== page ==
|A 'Martebo' sack.|
This sack is based on research done by Peter of Albrechts Bossor, reproducing a sack seen on a carving in Martebo Church, Gotland, Sweden. Several other re-enactors have made similar sacks and written about them, including Maria of In Deme Jare Christi and Johan of Exploring the Medieval Hunt. There are also a number of late medieval images of similar sacks listed on Larsdatter.
All of the other bloggers made their sacks in heavy-weight linen or (for the 18th C stuff) cotton. However, I live in Wales. It rains. a. lot. I frequently have to leave my kit on damp grass while we make or break camp. Linen wicks water like nobody's business. So, I wanted a woolen sack.
I started out with a single-bed-sized woolen blanket that I
inherited stole from my mum's house. This is a very pale grey with a lot of mottled black bits and a random one-thread black stripe down the centre. It's a medium weight, as blankets go, and woven in tabby weave. The first thing I needed to do was take off the modern red binding at top and bottom:
|Removing the modern red "silk" binding.|
Once this was done, I had to decide on a pattern. I wanted something that was very fabric-efficient, ideally involving no cutting whatsoever (just in case my mum ever wanted her blanket back!). Having looked about, I found that the 'Martebo' sack was very similar to a bag used by 18th C re-enactors which is typically referred to as a 'market wallet'.
This therefore gave me two possible patterns:
|Left: the pattern used by makers of the 'Martebo' sack.|
Right: the pattern used by makers of the 18th C 'market wallet'.
I chose the pattern on the right-hand side, with the opening let into the long central seam. I felt that in this way the opening (the most delicate part) would only get tension put on it when taking items in/out of the bag, not also when the bag was carried. I felt the left-hand design would be more liable to having the opening gape and, possibly, rip.
This decided, I sewed the long central seam with a whip stitch, selvage to selvage, leaving the gap for the opening:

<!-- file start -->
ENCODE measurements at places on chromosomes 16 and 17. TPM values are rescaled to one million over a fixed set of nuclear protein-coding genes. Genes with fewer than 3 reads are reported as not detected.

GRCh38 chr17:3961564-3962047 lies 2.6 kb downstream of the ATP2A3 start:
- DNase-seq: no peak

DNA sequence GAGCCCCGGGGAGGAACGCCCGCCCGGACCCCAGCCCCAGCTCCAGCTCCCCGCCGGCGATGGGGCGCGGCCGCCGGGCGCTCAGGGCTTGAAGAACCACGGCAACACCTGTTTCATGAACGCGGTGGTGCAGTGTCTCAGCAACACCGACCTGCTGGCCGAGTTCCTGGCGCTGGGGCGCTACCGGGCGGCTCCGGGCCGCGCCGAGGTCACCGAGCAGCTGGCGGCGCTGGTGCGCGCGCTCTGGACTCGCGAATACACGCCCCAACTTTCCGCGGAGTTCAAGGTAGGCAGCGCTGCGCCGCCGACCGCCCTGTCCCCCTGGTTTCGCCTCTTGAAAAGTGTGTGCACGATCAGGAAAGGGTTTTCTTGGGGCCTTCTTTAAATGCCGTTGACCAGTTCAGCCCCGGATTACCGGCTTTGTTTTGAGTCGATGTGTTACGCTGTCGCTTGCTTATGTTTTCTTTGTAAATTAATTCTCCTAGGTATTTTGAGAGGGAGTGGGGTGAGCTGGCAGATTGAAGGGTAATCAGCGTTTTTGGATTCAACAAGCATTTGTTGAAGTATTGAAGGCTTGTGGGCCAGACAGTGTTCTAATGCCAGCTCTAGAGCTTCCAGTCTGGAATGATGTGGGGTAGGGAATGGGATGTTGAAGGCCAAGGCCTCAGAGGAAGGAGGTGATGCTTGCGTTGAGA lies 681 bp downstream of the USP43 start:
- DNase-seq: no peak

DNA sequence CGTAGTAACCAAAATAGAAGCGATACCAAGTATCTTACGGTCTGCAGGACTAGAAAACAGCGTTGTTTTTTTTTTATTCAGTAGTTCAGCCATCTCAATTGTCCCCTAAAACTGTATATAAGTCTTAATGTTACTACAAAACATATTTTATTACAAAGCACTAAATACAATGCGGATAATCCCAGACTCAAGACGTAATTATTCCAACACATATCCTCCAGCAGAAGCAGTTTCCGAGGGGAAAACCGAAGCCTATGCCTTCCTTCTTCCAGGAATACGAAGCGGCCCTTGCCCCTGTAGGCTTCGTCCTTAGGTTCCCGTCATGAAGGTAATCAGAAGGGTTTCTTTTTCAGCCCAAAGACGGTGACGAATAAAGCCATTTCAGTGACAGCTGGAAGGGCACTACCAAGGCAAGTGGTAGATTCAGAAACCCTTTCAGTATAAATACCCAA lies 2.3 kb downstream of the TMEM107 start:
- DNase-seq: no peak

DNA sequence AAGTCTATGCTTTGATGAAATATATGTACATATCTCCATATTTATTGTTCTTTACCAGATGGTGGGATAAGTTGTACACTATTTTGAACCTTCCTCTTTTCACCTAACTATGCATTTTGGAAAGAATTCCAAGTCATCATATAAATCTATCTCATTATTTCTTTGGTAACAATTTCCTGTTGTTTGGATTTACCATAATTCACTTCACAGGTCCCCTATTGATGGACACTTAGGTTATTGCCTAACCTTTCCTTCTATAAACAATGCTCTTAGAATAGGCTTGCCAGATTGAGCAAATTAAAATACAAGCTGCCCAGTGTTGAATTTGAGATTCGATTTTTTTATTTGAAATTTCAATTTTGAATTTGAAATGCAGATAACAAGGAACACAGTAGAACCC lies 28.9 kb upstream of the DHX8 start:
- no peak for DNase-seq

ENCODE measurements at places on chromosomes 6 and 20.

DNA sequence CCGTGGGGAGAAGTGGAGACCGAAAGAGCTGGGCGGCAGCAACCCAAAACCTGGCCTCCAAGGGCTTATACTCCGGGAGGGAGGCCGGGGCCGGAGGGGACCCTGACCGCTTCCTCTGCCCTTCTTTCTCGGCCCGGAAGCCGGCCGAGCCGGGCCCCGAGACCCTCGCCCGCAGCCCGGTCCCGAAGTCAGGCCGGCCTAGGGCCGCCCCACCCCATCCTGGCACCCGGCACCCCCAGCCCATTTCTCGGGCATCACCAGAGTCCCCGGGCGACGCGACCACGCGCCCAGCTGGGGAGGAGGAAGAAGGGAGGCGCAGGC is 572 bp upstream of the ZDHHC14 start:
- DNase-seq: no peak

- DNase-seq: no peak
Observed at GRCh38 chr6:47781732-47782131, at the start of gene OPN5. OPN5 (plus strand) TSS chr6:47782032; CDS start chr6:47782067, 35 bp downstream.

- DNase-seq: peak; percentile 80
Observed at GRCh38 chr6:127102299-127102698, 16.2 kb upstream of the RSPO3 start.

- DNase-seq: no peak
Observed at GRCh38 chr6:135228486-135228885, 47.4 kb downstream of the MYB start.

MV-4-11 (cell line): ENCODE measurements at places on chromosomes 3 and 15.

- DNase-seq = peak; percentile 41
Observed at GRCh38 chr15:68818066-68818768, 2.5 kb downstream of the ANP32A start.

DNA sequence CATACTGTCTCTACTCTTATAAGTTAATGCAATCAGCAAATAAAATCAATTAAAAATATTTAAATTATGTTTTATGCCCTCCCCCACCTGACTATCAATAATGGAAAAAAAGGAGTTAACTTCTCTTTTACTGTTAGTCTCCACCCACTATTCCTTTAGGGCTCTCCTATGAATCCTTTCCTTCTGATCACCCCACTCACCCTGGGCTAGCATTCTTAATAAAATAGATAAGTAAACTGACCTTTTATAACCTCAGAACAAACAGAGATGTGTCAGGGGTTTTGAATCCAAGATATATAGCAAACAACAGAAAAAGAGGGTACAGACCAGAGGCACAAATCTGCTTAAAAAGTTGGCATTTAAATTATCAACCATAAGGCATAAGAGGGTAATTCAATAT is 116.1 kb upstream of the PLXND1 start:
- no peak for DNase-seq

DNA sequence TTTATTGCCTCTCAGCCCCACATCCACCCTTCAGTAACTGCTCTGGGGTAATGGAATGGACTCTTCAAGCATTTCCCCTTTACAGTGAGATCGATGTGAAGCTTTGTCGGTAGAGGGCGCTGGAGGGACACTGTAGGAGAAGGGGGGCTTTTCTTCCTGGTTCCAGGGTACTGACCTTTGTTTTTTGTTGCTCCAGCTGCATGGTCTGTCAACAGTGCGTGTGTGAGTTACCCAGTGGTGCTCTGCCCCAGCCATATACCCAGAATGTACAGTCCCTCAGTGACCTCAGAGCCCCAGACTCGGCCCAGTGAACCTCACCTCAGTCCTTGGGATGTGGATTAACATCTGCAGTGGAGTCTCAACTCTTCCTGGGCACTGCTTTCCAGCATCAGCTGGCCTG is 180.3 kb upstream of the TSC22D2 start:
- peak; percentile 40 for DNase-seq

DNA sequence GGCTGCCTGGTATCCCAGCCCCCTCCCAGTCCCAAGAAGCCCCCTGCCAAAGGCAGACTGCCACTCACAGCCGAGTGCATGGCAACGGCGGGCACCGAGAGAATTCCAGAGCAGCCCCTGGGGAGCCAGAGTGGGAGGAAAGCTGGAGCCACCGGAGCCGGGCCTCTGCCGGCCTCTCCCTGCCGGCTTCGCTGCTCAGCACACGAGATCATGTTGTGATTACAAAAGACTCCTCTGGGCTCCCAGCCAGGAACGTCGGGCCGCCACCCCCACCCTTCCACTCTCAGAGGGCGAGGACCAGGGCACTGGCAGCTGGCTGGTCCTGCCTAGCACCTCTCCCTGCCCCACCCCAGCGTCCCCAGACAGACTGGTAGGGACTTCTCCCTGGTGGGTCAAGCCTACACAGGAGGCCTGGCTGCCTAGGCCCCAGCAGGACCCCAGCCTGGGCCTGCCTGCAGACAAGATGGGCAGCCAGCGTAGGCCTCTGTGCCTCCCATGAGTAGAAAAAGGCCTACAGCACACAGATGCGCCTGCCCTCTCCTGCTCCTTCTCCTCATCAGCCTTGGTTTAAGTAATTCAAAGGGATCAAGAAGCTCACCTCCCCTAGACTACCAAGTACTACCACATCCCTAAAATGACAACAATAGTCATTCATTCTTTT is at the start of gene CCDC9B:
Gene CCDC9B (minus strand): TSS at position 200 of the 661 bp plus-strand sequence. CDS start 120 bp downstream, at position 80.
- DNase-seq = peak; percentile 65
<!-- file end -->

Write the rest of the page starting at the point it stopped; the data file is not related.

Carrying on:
|Whip stitch of selvages, using waxed linen thread and a reproduction brass needle.|
I then sewed the two ends shut using a fine backstitch. I chose this stitch because I wanted this to be a very strong seam.
|Back-stitch seam, again using waxed linen thread.|
Note pulled thread ends, to get a straight edge.
I then further reinforced this seam by felling the seam allowances to one side.
|Whip-stitched felling. You can also see the black thread that runs|
down the centre of the blanket, making a narrow central stripe.
Theoretically, this was now done! Hooray! I attempted to show my husband how it worked and we shoved some sofa pillows into it to make it fill out and see how it fitted. Erm, and the seam promptly ripped out on one end of the opening. Drat!
|Ripped portion. As the seam only really went over one or two threads|
of selvage, this was a weak point and although my stitching held, the
fabric ripped. :(
I sewed this seam back in place, making the opening a bit bigger for good measure. I then wanted to reinforce the opening. I tried a binding made from a strip of on-grain undyed linen fabric approx. 1 1/2" wide. This was the second mistake. I sewed it on whilst very tired and was lazy and did not pin it all first. This is what happened...
|Ugh. Ugly, ripply, stretched-out opening. Blech.|
In case you didn't think that was too bad, here's a photo from the side.
|Yeeeees. OMG, it's bad.|
I asked the lovely people on the HSF Facebook page for advice. The first few people suggested attacking it with an iron and plenty of steam. I did so and it did ... exactly nothing. I confess then to losing my patience with it, not waiting for more suggestions and just attacking it with a stitch ripper.
I replaced the fabric binding with a facing using 9mm undyed linen tape. This, I liked a lot better. I also did it properly and pinned it all out first and sewed it when I wasn't half asleep. I added a bit extra to reinforce each end of the opening, too.
|Still not perfect, but *way* better than the first time!|
See, I can sew(!).
|Detail of reinforcement at one end. You can also see the running stitches I|
put in here over the ripped portion to ensure it stayed in place and did not rip again.
(This is 100% invisible on the outside.)
|The whole bag, right-side out. The opening is nearly invisible!|
|The bag in use (again full of pillows).|
This time, the opening was really sturdy and I
didn't have to be delicate with it whatsoever.
The Challenge: Re-make, Re-use, Re-fashion
The Material: one single-bed-sized pale-grey wool blanket
Pattern: adapted from various bloggers' market wallet patterns
Year: late medieval ish (to be used for 1370s re-enactment)
Notions: linen thread; beeswax; approx. 47" x 9mm-wide undyed linen tape, leftover from another project.
How historically accurate is it? the fabric is ... ok ... although the black flecks are not great and I have no proof for woolen bags other than conjecture; sewing wool with waxed linen thread is documentable for the time (although there's no direct evidence for this on bags); the pattern is a reasonable conjecture; the sewing techniques... again, reasonable conjecture ... 70%?
Hours to complete: hh, dear god ... far, far too many. This was supposed to be a quick project!
First worn: well, first tested today but won't be properly used til summer and re-enactment season.
Total cost: none to me, but if you bought it all maybe up to £40 for the blanket (if second-hand) or for similar wool fabric (if you know where to buy), a couple of £ for tape, similar for a spool of linen thread plus wax.